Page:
Sarah Silver (Ward intern)
Music: Linda Cohen (Mus supv)
  Mark Suozzo (Mus/Mus cond, orch and prod)
  Josh Rosenblum (Addl cond)
  Dave Douglas (Trumpet)
  Bob Malach (Tenor sax)
  Dale Stuckenbruck (Mus saw)
  Sanford Allen (Violin solos/Concertmaster)
  Derek Smith (Piano, organ, celeste)
  John Beal (Bass)
  Ronnie Zito (Drums)
  Ted Spencer (Mus rec and mixed by)
  Clinton Recording Studios (Rec at)
  Butch Jones at Back Pocket Recording (Addl rec)
  TRS Recording (Mixed at)
  Evyen Klean (Mus consultant)
Sound: Whit Norris (Sd mixer)
  Michael B. Davies (Boom op)
  C 5 Inc. (Sd ed)
  Sound One/C 5 Inc. (Mix facility)
  Ron Bochar (Re-rec mixer)
  Nicholas Renbeck (Supv sd ed)
  Allan Zaleski (Sd FX ed)
  Albert Gasser (Dial ed)
  Anne Pope (Dial ed)
  Jeff Stern (ADR ed)
  George A. Lara (Foley supv)
  Jay Peck (Foley artist)
  Chris Fiedler (Transfer asst)
  Alexa Zimmerman (1st asst)
  Ruth Hernandez (1st asst)
  Elisabeth Giglio (C 5 office mgr)
  Pivotal Post (Avid provided by)
  Janell Fletcher (Avid facility mgr)
Special Effects: Ian Carmody (Credit seq stills)
  Heavy Light Digital (Opticals & digital to film transfer)
  DuArt Digital (End crawl)
Make Up: Luisa Abel (Makeup dept head)
  R. Deanna (Hair dept head)
  Kathy Madison (Addl hair and makeup)
  Deborah R. Lilly (Hair and makeup swing)
Production Misc: Ann Goulder (Casting)
  Liz Baird (Principals casting asst)
  Marcy Ronen (Cleveland extras casting)
  Kendall Embrescia (Extras casting asst)
  Andy Wheeler (Prod supv)
  Melinka Thompson-Godoy (Good Machine prod exec)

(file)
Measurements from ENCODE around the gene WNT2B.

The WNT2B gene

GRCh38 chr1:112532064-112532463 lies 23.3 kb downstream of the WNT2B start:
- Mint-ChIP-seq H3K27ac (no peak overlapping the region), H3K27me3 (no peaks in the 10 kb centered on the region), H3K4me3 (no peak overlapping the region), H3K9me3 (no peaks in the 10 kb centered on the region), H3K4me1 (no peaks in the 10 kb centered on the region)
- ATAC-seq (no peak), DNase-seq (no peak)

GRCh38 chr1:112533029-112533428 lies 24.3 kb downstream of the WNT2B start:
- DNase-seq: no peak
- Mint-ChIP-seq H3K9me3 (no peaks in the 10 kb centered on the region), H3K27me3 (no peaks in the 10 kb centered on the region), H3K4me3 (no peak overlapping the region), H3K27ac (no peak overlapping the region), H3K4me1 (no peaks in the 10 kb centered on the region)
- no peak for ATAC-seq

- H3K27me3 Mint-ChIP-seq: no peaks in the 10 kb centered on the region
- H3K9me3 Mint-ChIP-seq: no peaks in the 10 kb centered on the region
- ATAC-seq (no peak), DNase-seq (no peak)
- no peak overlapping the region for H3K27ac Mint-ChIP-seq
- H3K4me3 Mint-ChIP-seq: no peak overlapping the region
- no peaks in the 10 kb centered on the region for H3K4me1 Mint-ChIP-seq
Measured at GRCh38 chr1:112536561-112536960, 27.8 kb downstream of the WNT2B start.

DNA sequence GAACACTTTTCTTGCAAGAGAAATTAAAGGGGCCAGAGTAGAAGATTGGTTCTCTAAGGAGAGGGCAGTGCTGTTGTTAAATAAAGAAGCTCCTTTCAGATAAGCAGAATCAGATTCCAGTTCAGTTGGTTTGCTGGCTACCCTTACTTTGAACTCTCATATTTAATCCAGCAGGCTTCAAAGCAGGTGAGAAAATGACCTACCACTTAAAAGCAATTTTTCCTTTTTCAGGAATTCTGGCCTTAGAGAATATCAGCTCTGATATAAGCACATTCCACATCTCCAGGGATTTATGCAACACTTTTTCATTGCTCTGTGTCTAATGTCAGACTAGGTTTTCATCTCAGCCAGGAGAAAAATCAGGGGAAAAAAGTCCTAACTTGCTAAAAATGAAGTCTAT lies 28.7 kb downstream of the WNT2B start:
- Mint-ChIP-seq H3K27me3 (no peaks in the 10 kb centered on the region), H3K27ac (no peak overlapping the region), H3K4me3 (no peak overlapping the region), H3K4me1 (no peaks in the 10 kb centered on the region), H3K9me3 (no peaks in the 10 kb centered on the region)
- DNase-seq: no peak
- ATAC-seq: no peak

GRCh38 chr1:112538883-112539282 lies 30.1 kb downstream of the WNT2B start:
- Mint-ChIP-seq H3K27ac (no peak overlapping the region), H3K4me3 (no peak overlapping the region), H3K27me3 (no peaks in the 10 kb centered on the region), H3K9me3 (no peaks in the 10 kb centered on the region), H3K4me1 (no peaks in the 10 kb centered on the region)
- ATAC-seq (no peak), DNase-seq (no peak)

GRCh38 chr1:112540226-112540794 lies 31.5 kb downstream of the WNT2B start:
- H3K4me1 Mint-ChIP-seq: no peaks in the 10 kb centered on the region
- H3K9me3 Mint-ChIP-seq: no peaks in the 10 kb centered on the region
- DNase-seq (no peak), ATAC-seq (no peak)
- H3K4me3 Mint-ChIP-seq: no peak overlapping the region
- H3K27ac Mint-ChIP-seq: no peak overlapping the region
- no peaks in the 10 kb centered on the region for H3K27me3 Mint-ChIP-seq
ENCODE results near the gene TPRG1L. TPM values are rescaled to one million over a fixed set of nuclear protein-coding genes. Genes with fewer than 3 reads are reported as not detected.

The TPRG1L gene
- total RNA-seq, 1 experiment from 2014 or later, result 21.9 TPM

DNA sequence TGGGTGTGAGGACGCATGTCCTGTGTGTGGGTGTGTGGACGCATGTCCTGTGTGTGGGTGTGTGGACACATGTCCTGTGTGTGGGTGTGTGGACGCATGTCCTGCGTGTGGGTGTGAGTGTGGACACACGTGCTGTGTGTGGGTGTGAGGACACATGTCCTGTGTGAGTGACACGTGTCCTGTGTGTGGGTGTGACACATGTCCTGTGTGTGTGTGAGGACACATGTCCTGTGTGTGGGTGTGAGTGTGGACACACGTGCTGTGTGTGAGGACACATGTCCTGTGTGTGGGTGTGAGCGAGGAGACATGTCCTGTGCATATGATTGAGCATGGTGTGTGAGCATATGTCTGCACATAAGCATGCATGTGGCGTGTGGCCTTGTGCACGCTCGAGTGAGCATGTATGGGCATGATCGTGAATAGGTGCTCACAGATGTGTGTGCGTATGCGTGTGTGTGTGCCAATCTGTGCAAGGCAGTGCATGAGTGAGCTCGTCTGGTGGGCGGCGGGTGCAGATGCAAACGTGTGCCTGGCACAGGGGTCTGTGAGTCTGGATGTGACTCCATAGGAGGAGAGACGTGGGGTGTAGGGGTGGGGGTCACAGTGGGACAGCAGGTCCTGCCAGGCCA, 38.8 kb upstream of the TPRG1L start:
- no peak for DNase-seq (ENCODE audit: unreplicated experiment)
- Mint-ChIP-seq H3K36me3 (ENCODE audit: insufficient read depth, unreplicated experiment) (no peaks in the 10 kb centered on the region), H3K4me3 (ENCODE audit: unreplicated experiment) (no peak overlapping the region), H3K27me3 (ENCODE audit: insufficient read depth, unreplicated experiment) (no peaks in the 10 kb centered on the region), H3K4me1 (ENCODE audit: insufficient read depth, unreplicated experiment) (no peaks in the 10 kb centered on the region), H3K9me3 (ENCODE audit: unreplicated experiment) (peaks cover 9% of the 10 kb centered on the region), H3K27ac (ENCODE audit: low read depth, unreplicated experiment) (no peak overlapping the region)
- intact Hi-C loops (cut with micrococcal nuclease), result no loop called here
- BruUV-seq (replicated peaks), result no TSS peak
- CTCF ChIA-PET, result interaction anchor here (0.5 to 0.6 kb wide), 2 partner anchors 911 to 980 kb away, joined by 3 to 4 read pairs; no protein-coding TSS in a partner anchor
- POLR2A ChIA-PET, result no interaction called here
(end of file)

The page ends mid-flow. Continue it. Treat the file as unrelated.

Chip Signore (New York unit prod mgr)
  Michael M. Rochford (Loc mgr)
  Jeremy Bailey (Asst loc mgr)
  Joe Cortese (Loc PA)
  Becky Woodward (Addl loc PA)
  Michael Taylor (Scr supv)
  Andy Bethke (Set prod asst)
  Chad Bronson (Set prod asst)
  Ryan J. Polack (Set prod asst)
  Elizabeth Rohrbaugh (Set prod asst)
  Devon Zeigler (Set prod asst)
  Amanda L. Preputnik (Addl set PA)
  David Lemoyne Jones (Addl set PA)
  Eric Muss-Barnes (Prod asst to cast)
  Chris Petro II (Prod asst to cast)
  Jason Gerstein (Office PA)
  Jason Cooper Hall (Asst to Christine Walker)
  Lamia Guellati (Asst to Ted Hope)
  Brian Cantaldi (Bookkeeper)
  Epstein, Levinson, Bodine, Hurwitz & Weinstein LLP (Legal counsel)
  Alison Cohen ([Attorney])
  Robert Fegen (Prod admin supv)
  Lesley Ward-Zickefoose (Prod secy)
  Jen O'Neal (Addl prod secy)
  Derrick Kardos (Clearance asst)
  Billy Lalor (Clearance asst)
  Thomas Titus McCue (Transportation coord)
  Wayne Conway (Transportation capt)
  Cheryl Dennis (Driver)
  Russ A. Minerd (Driver)
  Larry Spencer (Addl driver)
  Roman A. Wlaszyn (Picture car wrangler)
  Virginia M. Herdman (Craft service)
  Sara Lieberth (Craft service)
  Paula D. Collins (Craft service asst)
  William Ball (Addl craft asst)
  Tenable Security (Security)
  Premiere Caterers (Caterer)